Domestic Violence. There are few subjects that have recently received as much attention–in New Jersey and across the country–and rightfully so.
Statistics tell us that one in every four women experiences domestic violence in her lifetime. The cost of that violence is several billion dollars each year for medical and mental health services. Domestic Violence is not confined to women. Many men are also domestic violence victims. And the worst thing is-most cases of domestic violence are not reported to the police.
Don’t Ignore Your Rights and Responsibilities
Ignoring your rights and responsibilities is not a good option. If you live in New Jersey and you’re the victim of domestic violence, call the police right away. If you are charged with domestic violence in New Jersey, read the Restraining Order carefully and do not violate it, because that is a criminal offense.
Whether you are the victim or the accused, you have the right to have a Family Court Judge conduct a full and fair hearing, at which you can be represented. One of our New Jersey Domestic Violence Lawyers will be your dedicated advocate through the process. You should always exercise that right, because the Court’s Decision can dramatically affect the rest of your life and your family’s welfare.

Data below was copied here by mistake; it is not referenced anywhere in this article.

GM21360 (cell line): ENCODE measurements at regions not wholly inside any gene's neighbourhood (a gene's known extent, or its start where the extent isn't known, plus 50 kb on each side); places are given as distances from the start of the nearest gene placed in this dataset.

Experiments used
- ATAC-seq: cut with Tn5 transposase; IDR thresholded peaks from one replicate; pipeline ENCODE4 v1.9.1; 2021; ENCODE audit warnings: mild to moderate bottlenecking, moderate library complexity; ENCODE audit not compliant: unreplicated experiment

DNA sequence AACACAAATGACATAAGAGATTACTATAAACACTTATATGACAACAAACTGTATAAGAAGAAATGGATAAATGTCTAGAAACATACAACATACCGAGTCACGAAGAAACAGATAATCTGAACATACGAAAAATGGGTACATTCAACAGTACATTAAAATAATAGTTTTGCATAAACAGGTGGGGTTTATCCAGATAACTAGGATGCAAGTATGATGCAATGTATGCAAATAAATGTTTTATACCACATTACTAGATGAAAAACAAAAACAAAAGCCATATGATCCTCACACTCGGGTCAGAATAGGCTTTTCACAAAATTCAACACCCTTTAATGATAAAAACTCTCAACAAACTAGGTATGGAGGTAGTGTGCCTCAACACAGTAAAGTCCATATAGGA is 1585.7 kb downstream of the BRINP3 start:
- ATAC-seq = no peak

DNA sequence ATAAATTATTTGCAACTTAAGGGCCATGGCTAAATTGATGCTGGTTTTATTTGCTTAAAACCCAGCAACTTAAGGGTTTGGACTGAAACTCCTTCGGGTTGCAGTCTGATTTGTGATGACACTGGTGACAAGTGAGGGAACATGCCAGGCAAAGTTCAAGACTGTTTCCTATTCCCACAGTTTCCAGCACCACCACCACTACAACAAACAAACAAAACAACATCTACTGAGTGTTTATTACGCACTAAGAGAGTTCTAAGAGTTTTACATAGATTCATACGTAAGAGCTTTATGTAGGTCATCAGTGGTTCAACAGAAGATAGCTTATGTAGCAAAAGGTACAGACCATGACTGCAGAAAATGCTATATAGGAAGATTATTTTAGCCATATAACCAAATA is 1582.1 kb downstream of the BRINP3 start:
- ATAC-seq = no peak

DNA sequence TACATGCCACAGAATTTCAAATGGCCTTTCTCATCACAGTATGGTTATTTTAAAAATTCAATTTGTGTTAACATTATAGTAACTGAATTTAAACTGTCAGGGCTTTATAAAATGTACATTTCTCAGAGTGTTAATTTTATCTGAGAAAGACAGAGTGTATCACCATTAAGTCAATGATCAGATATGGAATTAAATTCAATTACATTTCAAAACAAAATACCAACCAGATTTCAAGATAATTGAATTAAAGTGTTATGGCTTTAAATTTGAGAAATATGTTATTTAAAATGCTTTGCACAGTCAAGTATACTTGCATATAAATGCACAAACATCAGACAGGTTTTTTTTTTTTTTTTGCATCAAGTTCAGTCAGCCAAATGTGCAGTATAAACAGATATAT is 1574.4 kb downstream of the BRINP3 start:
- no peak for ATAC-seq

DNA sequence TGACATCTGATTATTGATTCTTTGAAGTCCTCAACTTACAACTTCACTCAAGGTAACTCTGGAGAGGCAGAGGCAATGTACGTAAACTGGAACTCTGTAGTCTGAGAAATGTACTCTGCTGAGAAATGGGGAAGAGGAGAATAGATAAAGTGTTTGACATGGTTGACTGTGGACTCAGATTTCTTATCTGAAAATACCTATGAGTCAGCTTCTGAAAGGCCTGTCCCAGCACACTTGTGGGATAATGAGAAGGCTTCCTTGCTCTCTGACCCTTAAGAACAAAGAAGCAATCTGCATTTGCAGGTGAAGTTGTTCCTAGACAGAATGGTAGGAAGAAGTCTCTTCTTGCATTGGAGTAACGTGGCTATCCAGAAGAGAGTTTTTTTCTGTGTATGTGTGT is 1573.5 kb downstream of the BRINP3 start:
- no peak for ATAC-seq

As with any divorce, no one party ends up getting everything that they want. Salvaggio Law Group really focused on what was important to me and really made sure that those concerns were addressed during the process. They also made sure that I g...Read More
As with any divorce, no one party ends up getting everything that they want. Salvaggio Law Group really focused on what was important to me and really made sure that those concerns were addressed during the process. They also made sure that I got out of a bad situation ASAP with the least amount of pain (financial and emotional) as possible. All the court filings were thorough and they presented my case very well. I would definitely recommend Salvaggio Law Group to anyone who needs the best legal representation in a divorce.Read Less